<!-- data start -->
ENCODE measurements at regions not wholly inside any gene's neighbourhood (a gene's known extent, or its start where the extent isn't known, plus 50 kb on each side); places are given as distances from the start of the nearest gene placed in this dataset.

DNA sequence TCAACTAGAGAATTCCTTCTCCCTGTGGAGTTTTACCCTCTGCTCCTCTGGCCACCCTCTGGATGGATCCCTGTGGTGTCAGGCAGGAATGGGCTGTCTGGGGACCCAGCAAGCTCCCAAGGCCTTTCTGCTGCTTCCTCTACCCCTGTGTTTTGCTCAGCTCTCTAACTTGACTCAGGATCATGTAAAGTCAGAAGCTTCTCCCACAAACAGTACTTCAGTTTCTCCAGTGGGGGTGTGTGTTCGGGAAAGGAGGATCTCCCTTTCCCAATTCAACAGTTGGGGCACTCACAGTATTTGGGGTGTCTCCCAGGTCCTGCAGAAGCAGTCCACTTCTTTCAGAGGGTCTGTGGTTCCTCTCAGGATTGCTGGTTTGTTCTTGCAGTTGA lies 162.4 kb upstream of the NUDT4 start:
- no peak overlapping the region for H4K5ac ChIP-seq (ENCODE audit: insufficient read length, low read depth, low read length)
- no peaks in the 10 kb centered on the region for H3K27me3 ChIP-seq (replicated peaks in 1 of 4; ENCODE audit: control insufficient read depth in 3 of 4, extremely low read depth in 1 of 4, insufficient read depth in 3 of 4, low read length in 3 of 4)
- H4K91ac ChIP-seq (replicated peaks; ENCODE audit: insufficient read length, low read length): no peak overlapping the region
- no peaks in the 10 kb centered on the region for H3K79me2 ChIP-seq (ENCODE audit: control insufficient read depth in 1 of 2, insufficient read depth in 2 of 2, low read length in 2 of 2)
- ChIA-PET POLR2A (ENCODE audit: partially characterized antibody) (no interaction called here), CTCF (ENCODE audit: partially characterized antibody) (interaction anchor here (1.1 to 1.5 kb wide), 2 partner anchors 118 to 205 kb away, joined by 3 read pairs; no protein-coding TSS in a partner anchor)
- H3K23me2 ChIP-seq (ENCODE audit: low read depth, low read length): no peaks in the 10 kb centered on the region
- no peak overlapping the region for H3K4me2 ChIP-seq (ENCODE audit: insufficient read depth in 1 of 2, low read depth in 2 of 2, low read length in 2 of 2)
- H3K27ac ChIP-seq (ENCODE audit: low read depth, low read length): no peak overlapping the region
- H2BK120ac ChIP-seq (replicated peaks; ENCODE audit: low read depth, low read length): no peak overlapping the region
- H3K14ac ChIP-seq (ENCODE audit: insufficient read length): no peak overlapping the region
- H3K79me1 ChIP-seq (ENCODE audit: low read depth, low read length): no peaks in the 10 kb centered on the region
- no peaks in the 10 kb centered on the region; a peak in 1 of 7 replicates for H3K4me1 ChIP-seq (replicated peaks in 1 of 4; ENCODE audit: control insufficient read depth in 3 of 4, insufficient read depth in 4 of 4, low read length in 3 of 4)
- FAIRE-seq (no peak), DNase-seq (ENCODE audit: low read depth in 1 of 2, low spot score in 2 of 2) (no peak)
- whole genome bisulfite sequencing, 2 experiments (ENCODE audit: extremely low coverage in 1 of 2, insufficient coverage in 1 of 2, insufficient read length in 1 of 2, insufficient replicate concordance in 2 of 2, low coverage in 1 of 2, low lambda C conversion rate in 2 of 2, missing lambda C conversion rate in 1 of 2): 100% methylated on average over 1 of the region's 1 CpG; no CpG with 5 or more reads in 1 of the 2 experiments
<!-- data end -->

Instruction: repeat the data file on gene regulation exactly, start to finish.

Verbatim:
ENCODE measurements at regions not wholly inside any gene's neighbourhood (a gene's known extent, or its start where the extent isn't known, plus 50 kb on each side); places are given as distances from the start of the nearest gene placed in this dataset.

DNA sequence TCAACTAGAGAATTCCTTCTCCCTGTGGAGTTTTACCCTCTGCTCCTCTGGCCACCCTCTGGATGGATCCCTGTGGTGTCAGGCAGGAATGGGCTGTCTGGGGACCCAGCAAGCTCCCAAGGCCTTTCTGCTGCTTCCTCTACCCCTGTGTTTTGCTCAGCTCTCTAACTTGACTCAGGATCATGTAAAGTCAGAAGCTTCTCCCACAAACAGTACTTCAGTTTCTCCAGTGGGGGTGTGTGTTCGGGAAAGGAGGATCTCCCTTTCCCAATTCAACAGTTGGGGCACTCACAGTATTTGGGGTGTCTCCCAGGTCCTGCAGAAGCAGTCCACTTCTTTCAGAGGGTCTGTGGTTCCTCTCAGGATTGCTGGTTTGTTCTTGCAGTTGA lies 162.4 kb upstream of the NUDT4 start:
- no peak overlapping the region for H4K5ac ChIP-seq (ENCODE audit: insufficient read length, low read depth, low read length)
- no peaks in the 10 kb centered on the region for H3K27me3 ChIP-seq (replicated peaks in 1 of 4; ENCODE audit: control insufficient read depth in 3 of 4, extremely low read depth in 1 of 4, insufficient read depth in 3 of 4, low read length in 3 of 4)
- H4K91ac ChIP-seq (replicated peaks; ENCODE audit: insufficient read length, low read length): no peak overlapping the region
- no peaks in the 10 kb centered on the region for H3K79me2 ChIP-seq (ENCODE audit: control insufficient read depth in 1 of 2, insufficient read depth in 2 of 2, low read length in 2 of 2)
- ChIA-PET POLR2A (ENCODE audit: partially characterized antibody) (no interaction called here), CTCF (ENCODE audit: partially characterized antibody) (interaction anchor here (1.1 to 1.5 kb wide), 2 partner anchors 118 to 205 kb away, joined by 3 read pairs; no protein-coding TSS in a partner anchor)
- H3K23me2 ChIP-seq (ENCODE audit: low read depth, low read length): no peaks in the 10 kb centered on the region
- no peak overlapping the region for H3K4me2 ChIP-seq (ENCODE audit: insufficient read depth in 1 of 2, low read depth in 2 of 2, low read length in 2 of 2)
- H3K27ac ChIP-seq (ENCODE audit: low read depth, low read length): no peak overlapping the region
- H2BK120ac ChIP-seq (replicated peaks; ENCODE audit: low read depth, low read length): no peak overlapping the region
- H3K14ac ChIP-seq (ENCODE audit: insufficient read length): no peak overlapping the region
- H3K79me1 ChIP-seq (ENCODE audit: low read depth, low read length): no peaks in the 10 kb centered on the region
- no peaks in the 10 kb centered on the region; a peak in 1 of 7 replicates for H3K4me1 ChIP-seq (replicated peaks in 1 of 4; ENCODE audit: control insufficient read depth in 3 of 4, insufficient read depth in 4 of 4, low read length in 3 of 4)
- FAIRE-seq (no peak), DNase-seq (ENCODE audit: low read depth in 1 of 2, low spot score in 2 of 2) (no peak)
- whole genome bisulfite sequencing, 2 experiments (ENCODE audit: extremely low coverage in 1 of 2, insufficient coverage in 1 of 2, insufficient read length in 1 of 2, insufficient replicate concordance in 2 of 2, low coverage in 1 of 2, low lambda C conversion rate in 2 of 2, missing lambda C conversion rate in 1 of 2): 100% methylated on average over 1 of the region's 1 CpG; no CpG with 5 or more reads in 1 of the 2 experiments